Based in Belgium, Fred 'Krugger' Bertrand has built the Yamaha SR400 that you see here, as the latest addition to Yamaha's Yard Built custom bike program. Inspired by Yamaha's MotoGP heritage, the SR400 has been built in collaboration with Fred's friend and fellow Belgian, Bernard Ansiau, who happens to be a mechanic for... Valentino Rossi! And if that weren't enough, Ansiau has even worked on the bikes raced by former greats like Wayne Rainey, Kenny Roberts, Randy Mamola and Norick Abe.
Together, Fred and Bernard have built this SR400 in tribute to Yamaha's 1970s TZ racebikes. "I think it's impossible to have a custom machine that lives and breathes our racing history better than this," says Cristian Barelli, Yamaha Motor Europe's Marketing Coordinator. "It's such a beautiful bike and the longer and closer you look at it, the more detail you find to enjoy. You wouldn't normally associate the SR400 with MotoGP racing, but this build is as genuine and authentic as it's possible to get, a real Yard Built special," he adds.
In order to extract some performance from the air-cooled single-cylinder SR400 engine, Fred and Bernard have given it an Aisin 300 supercharger, with a custom-built plenum chamber, a one-off stainless steel exhaust system and an S&S 48mm carburettor in place of the original fuel-injection system. No power figures have been quoted, but the stock engine makes 23bhp and 27Nm of torque, so the supercharged Krugger SR400 probably packs at least 30-35bhp and 35-40Nm of torque. Not very MotoGP, but what the heck, every little bit helps. Probably.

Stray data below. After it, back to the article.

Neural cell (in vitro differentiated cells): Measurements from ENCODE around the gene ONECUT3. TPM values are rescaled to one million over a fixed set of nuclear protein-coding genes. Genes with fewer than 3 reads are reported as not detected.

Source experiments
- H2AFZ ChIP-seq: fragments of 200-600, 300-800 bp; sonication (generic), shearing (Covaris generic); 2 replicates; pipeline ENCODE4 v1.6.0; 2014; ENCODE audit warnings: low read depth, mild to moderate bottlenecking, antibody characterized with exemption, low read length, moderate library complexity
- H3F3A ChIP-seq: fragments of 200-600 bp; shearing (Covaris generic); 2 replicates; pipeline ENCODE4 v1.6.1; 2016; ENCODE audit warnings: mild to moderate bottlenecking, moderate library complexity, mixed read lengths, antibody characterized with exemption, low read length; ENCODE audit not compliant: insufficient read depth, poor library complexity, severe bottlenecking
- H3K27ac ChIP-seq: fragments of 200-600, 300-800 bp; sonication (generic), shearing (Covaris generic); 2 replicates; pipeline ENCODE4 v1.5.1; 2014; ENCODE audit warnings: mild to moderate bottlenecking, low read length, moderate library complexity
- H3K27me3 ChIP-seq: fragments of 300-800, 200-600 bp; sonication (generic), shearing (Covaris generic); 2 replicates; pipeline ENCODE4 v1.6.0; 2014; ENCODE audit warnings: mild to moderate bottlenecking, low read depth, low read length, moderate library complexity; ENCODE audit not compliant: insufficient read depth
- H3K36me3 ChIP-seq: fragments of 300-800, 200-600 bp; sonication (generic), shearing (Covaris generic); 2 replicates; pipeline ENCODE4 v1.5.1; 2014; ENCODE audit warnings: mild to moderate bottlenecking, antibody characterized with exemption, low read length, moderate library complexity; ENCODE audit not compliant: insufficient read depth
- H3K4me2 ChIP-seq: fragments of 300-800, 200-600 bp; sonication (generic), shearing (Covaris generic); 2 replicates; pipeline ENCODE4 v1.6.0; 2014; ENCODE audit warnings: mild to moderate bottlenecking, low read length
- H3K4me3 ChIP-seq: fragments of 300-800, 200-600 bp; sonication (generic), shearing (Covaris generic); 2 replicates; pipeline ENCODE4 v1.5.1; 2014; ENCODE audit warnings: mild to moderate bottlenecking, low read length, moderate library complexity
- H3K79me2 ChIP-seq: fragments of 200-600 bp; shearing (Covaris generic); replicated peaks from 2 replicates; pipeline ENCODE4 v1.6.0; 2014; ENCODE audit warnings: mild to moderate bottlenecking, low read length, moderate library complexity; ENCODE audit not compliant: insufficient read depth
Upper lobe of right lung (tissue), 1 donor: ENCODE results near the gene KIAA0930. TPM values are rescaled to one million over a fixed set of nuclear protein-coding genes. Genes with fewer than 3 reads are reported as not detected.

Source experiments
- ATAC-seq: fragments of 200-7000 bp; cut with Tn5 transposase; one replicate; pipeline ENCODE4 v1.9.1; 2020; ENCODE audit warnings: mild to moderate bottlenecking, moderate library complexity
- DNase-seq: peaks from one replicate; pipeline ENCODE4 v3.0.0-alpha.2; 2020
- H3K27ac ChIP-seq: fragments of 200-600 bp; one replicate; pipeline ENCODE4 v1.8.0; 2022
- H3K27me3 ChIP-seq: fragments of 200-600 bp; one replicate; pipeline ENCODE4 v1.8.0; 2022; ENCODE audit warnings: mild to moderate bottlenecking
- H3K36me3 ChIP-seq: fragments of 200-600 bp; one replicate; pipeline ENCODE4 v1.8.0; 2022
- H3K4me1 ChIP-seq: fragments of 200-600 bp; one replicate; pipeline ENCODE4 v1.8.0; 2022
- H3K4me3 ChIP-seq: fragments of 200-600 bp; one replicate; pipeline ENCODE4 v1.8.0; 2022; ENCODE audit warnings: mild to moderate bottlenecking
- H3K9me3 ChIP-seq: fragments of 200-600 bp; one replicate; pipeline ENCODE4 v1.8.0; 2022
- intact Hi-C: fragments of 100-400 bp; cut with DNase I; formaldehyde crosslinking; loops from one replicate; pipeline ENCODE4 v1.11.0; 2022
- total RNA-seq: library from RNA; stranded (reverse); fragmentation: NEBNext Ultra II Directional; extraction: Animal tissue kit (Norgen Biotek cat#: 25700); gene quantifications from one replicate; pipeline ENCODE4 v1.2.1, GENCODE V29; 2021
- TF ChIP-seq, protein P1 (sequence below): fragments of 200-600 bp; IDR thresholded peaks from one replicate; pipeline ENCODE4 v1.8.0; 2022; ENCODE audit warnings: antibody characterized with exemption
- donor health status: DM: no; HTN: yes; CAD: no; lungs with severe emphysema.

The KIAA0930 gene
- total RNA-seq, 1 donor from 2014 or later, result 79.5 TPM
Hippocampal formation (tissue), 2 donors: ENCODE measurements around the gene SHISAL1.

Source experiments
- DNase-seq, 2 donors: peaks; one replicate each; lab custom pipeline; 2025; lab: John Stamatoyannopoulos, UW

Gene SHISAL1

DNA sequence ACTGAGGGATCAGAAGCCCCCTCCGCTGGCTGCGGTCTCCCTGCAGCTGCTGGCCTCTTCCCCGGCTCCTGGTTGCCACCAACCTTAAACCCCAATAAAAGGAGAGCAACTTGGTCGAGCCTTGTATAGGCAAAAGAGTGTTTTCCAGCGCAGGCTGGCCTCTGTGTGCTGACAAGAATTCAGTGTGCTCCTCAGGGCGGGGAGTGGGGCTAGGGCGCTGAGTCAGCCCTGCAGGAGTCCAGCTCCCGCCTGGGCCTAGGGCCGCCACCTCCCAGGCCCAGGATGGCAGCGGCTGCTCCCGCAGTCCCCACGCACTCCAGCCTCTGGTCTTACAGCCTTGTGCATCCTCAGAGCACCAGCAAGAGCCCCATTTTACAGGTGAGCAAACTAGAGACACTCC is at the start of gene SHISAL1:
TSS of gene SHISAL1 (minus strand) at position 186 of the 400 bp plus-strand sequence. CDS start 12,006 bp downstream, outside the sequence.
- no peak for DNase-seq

Other interesting bits on the bike include polished, lowered and balanced front forks, Fox shocks at the back, a set of Dunlop K81 tyre (inspired by the first tyre to lap the Isle of Man TT course at over 160kph!), a Motogadget speedo, custom tailpiece, a small cowl at the front that sits above a modified top triple clamp, and custom handlebars. The brakes and clutch have been upgraded by Beringer and are now more likely to be up to the task of handling the supercharged engine's increased power and torque output.
The Krugger SR400 retains the standard Yamaha SR400 fuel tank, with blue and white Yamaha Speedblock colours. The bike looks good, but we have to admit that it leaves us wondering - what would Krugger have done had they used a Yamaha MT-10 for this project, instead of an SR400? Supercharged, 200bhp retro-styled MT-10, anyone...?